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Balls:
Lead
PROS: This is the second heaviest ammo that you can use. It is very popular because of its weight and softness. Due to its being so soft it does not ricochet much, but delivers most of the impact energy directly into the target. The increased weight helps flight characteristics and energy delivered on impact.
CONS: The metal is toxic to humans. The lead absorption is greater in slingshot shooters than gun owners due to more direct handling of the metal. With guns people usually grasp the brass shell not the lead projectile. The softness of the metal is also a con because a lead ball is usually not reusable because of impact deformation. Also, some of the impact energy is absorbed into the metal during impact deformation. The softness also can reduce piercing depth of the target. Lead also is not usually produced at as high of tolerance levels at other materials which can effect its accuracy(steel and tungsten are usually high grade ball bearings).

Steel
PROS: Steel is the most popular slingshot ammunition out there. It has medium weight and good flight characteristics. It's hardness allows good target penetration. It is also an inexpensive ammunition. It is usually reusable after firing.
CONS: The hardness causes significant ricochet when striking other hard objects.

White Glass Marbles
PROS: This is generally considered a great target ammo due to its high visibility in flight. Historically it has been a very inexpensive option and are easy to recover for reuse after being shot.
CONS: The hardness and elasticity of the glass makes for ricochet after being fired. Recently the cost has increased due to manufacturing limitations of white glass. It has also become more scarce to find.

Tungsten Carbide
PROS: This is the heaviest ammo that you can use. It is 1.7-1.8x the weight of lead. The increased weight helps flight characteristics and energy delivered on impact. You can also go to a smaller (faster due to less drag) projectile with the same weight as a larger lead ball. At this time it is considered non-toxic. The metal is quite hard, which will give you increased depth of penetration on impact.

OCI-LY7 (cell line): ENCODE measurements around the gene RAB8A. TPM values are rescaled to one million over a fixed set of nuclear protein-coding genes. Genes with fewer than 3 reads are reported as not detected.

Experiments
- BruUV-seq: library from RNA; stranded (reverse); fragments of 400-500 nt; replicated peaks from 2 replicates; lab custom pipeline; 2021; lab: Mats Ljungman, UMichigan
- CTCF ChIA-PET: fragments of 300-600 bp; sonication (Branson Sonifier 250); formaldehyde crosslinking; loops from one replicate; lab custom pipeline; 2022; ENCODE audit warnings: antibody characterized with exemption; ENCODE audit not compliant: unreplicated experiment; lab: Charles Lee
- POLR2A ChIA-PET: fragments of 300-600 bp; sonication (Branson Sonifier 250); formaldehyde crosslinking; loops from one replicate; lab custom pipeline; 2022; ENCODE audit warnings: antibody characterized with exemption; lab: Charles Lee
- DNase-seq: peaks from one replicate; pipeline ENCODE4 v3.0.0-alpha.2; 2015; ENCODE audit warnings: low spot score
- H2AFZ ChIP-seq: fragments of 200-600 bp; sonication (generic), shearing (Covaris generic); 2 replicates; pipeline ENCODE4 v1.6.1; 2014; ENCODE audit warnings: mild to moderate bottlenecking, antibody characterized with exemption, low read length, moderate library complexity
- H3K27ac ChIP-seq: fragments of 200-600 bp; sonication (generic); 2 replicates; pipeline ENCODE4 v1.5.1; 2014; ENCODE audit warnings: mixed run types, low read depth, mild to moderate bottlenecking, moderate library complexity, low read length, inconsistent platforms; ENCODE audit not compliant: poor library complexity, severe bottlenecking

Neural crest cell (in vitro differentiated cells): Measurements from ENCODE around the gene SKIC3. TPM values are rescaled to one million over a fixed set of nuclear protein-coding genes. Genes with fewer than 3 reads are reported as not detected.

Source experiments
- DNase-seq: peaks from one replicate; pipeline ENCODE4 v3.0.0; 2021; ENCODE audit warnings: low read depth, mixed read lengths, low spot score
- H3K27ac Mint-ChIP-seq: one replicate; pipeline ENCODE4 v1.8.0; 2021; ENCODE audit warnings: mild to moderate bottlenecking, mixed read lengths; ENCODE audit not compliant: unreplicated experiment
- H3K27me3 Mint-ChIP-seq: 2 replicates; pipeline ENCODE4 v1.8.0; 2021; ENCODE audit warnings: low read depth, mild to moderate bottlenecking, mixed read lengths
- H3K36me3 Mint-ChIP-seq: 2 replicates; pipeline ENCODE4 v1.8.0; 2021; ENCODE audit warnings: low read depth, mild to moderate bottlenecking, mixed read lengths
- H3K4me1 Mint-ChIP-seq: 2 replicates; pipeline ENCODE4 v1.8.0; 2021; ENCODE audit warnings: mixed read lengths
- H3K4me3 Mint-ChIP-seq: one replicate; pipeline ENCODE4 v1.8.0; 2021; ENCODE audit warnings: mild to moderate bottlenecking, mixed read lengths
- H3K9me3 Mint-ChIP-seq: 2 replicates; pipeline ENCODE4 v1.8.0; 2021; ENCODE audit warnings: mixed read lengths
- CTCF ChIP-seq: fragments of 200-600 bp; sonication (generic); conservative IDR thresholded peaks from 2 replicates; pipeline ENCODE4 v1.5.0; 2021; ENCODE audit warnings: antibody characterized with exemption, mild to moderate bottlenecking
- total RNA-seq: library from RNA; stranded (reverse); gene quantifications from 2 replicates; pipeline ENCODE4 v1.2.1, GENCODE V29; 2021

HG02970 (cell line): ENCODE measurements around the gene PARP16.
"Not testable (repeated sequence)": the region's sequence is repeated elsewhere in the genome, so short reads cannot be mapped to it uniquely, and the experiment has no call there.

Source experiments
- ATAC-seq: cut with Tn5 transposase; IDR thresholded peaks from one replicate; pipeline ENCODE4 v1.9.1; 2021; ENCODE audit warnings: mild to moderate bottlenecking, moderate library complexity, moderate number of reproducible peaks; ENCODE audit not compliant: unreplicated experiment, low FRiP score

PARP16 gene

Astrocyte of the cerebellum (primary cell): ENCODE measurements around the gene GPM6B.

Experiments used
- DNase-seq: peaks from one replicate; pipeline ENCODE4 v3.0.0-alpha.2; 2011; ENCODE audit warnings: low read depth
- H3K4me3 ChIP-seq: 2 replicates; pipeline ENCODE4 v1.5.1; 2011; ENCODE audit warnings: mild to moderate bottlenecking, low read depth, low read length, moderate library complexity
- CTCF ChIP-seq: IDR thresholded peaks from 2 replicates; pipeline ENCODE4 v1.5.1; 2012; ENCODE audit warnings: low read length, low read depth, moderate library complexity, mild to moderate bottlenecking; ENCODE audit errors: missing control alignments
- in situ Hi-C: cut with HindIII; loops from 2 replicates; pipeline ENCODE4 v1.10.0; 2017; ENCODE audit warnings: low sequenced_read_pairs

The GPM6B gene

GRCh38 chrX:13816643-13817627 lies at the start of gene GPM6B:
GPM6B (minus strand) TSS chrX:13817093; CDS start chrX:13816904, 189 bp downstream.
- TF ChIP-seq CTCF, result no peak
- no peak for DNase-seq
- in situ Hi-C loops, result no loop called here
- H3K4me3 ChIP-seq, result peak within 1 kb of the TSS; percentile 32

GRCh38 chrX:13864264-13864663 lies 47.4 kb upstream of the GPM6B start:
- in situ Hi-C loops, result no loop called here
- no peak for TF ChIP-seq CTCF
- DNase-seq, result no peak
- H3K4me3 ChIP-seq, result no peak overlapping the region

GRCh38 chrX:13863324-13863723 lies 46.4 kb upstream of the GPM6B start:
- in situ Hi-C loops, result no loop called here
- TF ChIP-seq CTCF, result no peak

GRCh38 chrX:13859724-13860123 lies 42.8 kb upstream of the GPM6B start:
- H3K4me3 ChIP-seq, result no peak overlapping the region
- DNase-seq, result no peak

CONS: The price of Tungsten Carbide is quite high as it is an exotic metal.

Copper
PROS: Copper is heavier and softer than steel. It has good flight characteristics and is a compromise between transferred impact energy and penetration. It is non-toxic. It will ricochet less than steel but more than lead. It has good visibility due to its color.
CONS: It is very hard to find in sizes larger than 1/4", and is more expensive than steel. If not kept dry has a tendency to corrode.

Other Shapes
Hex Nuts
PROS: Some prefer this for hunting because they tend to shred the target on impact. They are generally made of steel. They can be very inexpensive.
CONS: They are usually light since they have a thread hole in the center. They have poor flight characteristics due to their poor aerodynamics.

Metal Cubes
PROS: Some prefer this for hunting because they tend to shred the target on impact. They can come in many different metals including tungsten.
CONS: They have poor flight characteristics due to their bad aerodynamics.

NOTE: This is a list of the commercially available ammo types. If anyone has any additions please reply. Also reply if you are aware of any non-commercial types.
 

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Do marbles ahd the smal chartersics as white glass?
anyplace in wolverham,pton to buy steel balls?
Thanks
 

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Brotherhood Of The Slingshot Nutz
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I've heard people cut chunks of rebar with bolt cutters for close range hunting also, but I've never tried it.
 

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Discussion Starter · #4 ·
Do marbles ahd the smal chartersics as white glass?
anyplace in wolverham,pton to buy steel balls?
Thanks
Sorry, I was not clear in my post. I have edited it for clarity. The White Glass is in fact white marbles.

I recommend buying them online. Much cheaper. Also, you can probably buy them locally from a mechanical supply house.
 

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I used to hunt with lead egg sinkers. They did a good job.
 

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Do marbles ahd the smal chartersics as white glass?
anyplace in wolverham,pton to buy steel balls?
Thanks
Sorry, I was not clear in my post. I have edited it for clarity. The White Glass is in fact white marbles.

I recommend buying them online. Much cheaper. Also, you can probably buy them locally from a mechanical supply house.
[/quote]
Thanks now sum more glass bottle will come to thier death muwhahahaha
 

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Clay.


Clay ammo shoots pretty straight, is biodegradable, shatters on inpact on a hard surface so recoils are never a problem.